Mini-THON draws big crowd at EMS

By on May 4, 2011

Students from Ephrata, Cocalico and Garden Spot high schools gathered at Ephrata Middle School to dance the night away at Mini-THON this past weekend. The six-hour event kept participants on their feet to raise money for families battling pediatric cancer. (Photo by Stan Hall)

Students from rival schools, Ephrata, Cocalico and Garden Spot, set their differences aside and joined forces this past weekend for a worthy cause. Students gathered at the Ephrata Middle School once again this year for the 8th annual Mini-THON, a program inspired by the incredible THON that is held annually at Penn State University. Both programs were created with one simple goal in mind to raise money and awareness for the fight against pediatric cancer. THON, the largest student run philanthropy in the world, is a year-round fundraising event benefiting the Four Diamonds Fund whose mission is to conquer pediatric cancer at the Penn State Children’s Hospital in Hershey. The effort culminates in a two-day, no-sitting, no-sleeping dance marathon at the Bryce Jordan Center at Penn State University. Since 1977, THON has raised more than $61 million for the Four Diamonds Fund, and the 2011 THON raised an additional $9.5 million, nearly a $2 million increase from 2010. All of the money raised is distributed through strategic investments in hospital bills, cancer research and expenses not covered by average health insurance policies. The Mini-THON, which is a six-hour, standing room only, game-playing dance-a-thon kicked off with a message from Ephrata advisor Dan Mahlandt. Tonight we are three schools coming together for one fight! he shouted. The student council presidents from each high school then welcomed all of the students, advisors and guests, including three families help by the Four Diamonds Fund. Throughout the night, students, friends and family played games such as Crazy Relay, Let s Make a Deal and Minute To Win It while Transformation Salon was providing haircuts for Locks of Love. Parent volunteers Cindy Frankford, mother of Ephrata student council president Nate Frankford; and Crystal Klinger, mother of Ephrata student council vice president Meagan Klinger, made sure there was plenty of food to keep all of the participants energized and on their feet all evening. Pizza, hot dogs, fresh fruit, snacks and drinks were all donated by restaurants and business throughout the area. Each student was required to raise a minimum of $35 to participate in the six-hour event with some raising well over $100. One Ephrata student, Shay Eager, raised a total of $500. In all, the 2011 Mini-THON contributed nearly $17,500 to the Four Diamonds Fund. Meagan Klinger said that the experience has taught her a lot about planning and organizing, valuable lessons that will serve her well when she goes off to college in the fall to study business management. Planning this event has been an awesome experience and getting to work together with other schools for one cause is just awesome, she said. Meeting the families definitely impacted me. They remind us why we do this.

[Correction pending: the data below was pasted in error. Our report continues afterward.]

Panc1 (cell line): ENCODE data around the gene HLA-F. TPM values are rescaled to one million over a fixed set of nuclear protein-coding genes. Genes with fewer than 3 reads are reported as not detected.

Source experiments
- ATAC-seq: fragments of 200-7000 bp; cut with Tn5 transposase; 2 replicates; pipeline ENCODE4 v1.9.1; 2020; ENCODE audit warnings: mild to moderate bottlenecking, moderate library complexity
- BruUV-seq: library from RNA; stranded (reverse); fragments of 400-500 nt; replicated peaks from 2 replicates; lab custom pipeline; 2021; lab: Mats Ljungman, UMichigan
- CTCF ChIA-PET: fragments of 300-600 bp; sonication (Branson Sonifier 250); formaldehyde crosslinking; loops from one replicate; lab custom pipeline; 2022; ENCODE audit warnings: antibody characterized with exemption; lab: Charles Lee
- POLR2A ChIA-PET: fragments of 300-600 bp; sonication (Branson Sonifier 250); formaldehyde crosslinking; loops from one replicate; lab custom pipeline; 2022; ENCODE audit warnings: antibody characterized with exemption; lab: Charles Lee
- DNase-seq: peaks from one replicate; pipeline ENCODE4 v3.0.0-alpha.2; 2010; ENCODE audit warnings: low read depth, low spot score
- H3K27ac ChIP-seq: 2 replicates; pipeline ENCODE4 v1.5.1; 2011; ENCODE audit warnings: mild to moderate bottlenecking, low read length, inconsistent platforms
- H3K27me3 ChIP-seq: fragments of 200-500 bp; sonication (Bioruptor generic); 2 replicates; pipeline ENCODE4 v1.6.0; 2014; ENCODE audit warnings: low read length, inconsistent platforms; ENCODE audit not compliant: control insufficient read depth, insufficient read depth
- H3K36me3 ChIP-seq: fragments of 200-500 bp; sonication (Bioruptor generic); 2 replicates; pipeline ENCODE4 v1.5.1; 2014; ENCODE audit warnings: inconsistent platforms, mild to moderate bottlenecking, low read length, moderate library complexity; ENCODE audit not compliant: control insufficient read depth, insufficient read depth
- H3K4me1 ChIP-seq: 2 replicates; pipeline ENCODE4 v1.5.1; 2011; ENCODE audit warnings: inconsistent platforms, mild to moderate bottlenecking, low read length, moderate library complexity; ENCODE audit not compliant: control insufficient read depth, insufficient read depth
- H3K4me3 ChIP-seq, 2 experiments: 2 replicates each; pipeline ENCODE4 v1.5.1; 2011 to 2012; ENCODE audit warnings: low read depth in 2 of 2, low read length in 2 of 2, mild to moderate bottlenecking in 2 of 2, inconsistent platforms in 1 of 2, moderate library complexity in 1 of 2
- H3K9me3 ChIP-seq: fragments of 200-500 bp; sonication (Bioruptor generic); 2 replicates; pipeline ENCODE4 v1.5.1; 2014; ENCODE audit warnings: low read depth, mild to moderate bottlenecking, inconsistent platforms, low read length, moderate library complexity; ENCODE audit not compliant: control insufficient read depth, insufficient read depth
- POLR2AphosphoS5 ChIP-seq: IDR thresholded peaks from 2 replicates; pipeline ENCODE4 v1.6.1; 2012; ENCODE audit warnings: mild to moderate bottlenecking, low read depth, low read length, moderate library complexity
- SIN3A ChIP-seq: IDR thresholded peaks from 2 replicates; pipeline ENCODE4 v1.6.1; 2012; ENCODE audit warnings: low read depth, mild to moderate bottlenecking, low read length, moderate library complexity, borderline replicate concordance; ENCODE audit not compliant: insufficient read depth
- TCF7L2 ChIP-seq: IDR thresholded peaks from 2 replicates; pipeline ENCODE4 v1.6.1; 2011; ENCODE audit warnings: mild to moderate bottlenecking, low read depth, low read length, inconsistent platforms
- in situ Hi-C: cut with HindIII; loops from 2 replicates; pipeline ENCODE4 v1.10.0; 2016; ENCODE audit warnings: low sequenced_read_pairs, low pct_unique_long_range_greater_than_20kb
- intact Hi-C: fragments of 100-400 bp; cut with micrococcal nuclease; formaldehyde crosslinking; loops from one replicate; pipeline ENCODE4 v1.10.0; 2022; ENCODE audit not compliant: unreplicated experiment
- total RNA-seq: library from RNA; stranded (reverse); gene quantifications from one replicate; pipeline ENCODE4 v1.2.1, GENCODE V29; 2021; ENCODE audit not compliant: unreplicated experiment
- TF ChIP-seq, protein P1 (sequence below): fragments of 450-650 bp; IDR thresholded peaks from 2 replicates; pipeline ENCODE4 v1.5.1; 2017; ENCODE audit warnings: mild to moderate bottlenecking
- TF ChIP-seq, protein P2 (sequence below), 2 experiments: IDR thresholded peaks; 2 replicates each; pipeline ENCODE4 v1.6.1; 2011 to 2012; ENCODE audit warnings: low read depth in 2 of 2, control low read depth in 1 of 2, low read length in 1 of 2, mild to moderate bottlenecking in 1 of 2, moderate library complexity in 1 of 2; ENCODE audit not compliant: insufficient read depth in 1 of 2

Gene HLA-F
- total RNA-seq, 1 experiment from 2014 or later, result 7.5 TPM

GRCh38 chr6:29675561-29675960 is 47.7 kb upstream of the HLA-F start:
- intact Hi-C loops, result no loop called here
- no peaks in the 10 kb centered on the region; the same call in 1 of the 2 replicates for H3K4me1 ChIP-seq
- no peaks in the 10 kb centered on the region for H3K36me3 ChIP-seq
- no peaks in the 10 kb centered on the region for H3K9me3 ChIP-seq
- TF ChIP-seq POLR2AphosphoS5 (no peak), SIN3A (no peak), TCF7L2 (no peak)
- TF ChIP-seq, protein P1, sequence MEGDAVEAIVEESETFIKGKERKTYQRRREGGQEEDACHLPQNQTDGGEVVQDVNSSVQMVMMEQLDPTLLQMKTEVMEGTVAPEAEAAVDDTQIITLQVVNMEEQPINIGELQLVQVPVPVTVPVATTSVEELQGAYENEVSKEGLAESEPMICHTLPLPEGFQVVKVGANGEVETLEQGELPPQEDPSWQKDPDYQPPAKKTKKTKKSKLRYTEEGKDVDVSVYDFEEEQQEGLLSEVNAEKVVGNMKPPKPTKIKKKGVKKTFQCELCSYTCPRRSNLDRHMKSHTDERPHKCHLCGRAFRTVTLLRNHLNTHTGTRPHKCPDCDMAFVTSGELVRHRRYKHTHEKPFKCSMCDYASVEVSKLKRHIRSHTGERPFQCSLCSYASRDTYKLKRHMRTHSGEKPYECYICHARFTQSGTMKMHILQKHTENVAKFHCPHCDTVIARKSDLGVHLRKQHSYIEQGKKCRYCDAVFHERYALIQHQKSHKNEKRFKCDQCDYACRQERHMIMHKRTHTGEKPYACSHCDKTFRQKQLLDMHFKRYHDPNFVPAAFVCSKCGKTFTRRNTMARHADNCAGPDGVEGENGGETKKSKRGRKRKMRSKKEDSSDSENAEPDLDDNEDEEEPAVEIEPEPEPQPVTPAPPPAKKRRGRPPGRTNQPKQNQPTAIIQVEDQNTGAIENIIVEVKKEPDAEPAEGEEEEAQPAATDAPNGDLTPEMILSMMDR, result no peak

Klinger also expressed gratitude to all the local businesses and volunteers that gave so graciously this year. We could not have done any of this without them, she said. After six hours of games, music, laughter, heart-warming stories and an undying belief that a cure is possible, the 2011 Mini-THON was a financial success. More THON, page A16

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